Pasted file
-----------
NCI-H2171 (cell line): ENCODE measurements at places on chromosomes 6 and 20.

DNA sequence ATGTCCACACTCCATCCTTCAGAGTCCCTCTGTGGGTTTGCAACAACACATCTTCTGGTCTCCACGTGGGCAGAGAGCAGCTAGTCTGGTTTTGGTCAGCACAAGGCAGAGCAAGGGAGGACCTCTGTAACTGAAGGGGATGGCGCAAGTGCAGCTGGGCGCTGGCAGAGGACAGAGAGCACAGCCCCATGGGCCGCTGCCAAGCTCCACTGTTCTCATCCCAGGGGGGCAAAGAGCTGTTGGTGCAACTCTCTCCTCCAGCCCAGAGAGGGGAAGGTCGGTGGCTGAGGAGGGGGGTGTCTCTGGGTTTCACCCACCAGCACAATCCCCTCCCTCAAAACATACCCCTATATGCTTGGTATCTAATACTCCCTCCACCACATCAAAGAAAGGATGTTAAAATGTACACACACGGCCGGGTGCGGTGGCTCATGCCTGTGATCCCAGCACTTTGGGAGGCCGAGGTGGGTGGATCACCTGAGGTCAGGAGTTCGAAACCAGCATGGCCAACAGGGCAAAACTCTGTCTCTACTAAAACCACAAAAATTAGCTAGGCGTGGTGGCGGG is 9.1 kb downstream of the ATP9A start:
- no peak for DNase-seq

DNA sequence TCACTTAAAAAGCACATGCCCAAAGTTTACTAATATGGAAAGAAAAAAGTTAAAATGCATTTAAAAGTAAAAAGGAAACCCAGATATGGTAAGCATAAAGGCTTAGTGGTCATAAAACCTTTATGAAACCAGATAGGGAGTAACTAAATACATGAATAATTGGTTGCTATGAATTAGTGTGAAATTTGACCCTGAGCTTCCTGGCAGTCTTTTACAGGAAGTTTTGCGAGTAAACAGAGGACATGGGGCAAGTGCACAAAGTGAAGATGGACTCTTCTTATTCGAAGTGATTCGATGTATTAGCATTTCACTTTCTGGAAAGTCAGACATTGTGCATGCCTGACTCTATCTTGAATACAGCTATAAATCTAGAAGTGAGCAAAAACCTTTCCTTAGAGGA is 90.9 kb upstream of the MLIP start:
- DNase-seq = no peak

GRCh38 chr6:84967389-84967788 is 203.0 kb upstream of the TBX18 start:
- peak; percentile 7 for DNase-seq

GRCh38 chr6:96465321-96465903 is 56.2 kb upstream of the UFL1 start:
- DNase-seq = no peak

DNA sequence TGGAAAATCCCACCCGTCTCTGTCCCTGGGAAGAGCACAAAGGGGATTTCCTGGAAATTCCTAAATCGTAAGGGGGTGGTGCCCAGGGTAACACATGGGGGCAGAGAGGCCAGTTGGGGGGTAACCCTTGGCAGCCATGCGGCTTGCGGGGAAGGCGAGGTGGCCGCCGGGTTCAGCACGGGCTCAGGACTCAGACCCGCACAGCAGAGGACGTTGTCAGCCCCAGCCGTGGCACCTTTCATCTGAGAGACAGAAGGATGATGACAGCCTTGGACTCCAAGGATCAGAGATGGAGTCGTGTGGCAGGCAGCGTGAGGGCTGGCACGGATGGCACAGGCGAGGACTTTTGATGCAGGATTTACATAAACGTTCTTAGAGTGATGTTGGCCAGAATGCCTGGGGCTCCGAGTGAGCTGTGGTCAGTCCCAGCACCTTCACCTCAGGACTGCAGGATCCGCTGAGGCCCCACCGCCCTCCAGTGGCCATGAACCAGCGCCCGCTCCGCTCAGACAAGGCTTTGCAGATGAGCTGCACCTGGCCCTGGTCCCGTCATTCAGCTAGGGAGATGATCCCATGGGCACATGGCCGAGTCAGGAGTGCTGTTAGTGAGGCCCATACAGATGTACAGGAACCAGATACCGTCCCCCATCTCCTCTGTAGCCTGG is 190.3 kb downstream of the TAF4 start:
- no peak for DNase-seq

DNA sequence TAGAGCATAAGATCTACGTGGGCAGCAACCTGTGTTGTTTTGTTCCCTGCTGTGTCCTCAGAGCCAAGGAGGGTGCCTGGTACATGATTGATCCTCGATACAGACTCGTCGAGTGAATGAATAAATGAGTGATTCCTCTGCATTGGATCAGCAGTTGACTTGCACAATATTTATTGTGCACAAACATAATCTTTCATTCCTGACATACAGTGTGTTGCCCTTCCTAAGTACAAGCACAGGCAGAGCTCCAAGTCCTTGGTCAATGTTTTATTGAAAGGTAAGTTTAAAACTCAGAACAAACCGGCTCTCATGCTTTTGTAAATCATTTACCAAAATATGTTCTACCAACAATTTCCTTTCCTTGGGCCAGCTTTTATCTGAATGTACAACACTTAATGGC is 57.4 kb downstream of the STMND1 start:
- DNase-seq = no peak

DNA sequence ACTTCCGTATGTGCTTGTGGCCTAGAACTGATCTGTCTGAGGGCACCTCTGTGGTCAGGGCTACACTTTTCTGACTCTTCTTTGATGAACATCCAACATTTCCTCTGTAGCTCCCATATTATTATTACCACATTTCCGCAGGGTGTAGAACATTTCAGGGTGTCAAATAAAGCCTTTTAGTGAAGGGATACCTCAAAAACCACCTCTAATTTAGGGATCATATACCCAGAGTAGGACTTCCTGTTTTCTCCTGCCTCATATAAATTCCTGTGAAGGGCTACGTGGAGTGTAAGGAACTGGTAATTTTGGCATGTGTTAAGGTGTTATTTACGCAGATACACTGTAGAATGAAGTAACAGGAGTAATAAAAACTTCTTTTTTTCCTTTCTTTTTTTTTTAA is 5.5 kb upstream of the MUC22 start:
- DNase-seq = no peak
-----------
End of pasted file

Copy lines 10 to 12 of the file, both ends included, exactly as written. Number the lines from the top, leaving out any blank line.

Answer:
DNA sequence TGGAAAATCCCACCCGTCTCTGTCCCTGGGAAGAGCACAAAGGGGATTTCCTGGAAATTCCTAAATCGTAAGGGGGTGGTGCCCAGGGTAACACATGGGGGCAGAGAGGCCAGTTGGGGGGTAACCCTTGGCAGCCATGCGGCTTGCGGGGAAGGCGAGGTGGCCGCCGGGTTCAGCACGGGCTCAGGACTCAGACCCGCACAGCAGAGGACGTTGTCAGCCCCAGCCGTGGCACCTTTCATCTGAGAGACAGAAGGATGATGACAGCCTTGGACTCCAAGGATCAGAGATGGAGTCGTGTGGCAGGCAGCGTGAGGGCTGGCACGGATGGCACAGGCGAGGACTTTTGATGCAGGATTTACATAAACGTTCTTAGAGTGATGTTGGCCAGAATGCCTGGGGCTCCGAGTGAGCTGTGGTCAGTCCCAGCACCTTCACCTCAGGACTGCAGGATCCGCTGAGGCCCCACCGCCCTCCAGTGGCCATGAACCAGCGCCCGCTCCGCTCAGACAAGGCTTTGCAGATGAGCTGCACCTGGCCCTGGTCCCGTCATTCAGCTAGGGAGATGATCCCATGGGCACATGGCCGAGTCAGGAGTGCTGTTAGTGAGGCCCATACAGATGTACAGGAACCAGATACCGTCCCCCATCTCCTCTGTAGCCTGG is 190.3 kb downstream of the TAF4 start:
- no peak for DNase-seq

DNA sequence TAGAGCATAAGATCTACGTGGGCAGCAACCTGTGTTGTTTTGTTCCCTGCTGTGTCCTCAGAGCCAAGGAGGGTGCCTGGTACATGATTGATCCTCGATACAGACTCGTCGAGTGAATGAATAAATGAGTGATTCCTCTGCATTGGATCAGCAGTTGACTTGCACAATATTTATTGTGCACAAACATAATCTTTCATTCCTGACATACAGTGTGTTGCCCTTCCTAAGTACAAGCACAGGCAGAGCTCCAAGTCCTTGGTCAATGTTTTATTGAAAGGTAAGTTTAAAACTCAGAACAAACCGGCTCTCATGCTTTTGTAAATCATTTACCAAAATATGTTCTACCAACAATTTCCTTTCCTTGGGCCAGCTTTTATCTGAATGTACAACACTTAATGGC is 57.4 kb downstream of the STMND1 start: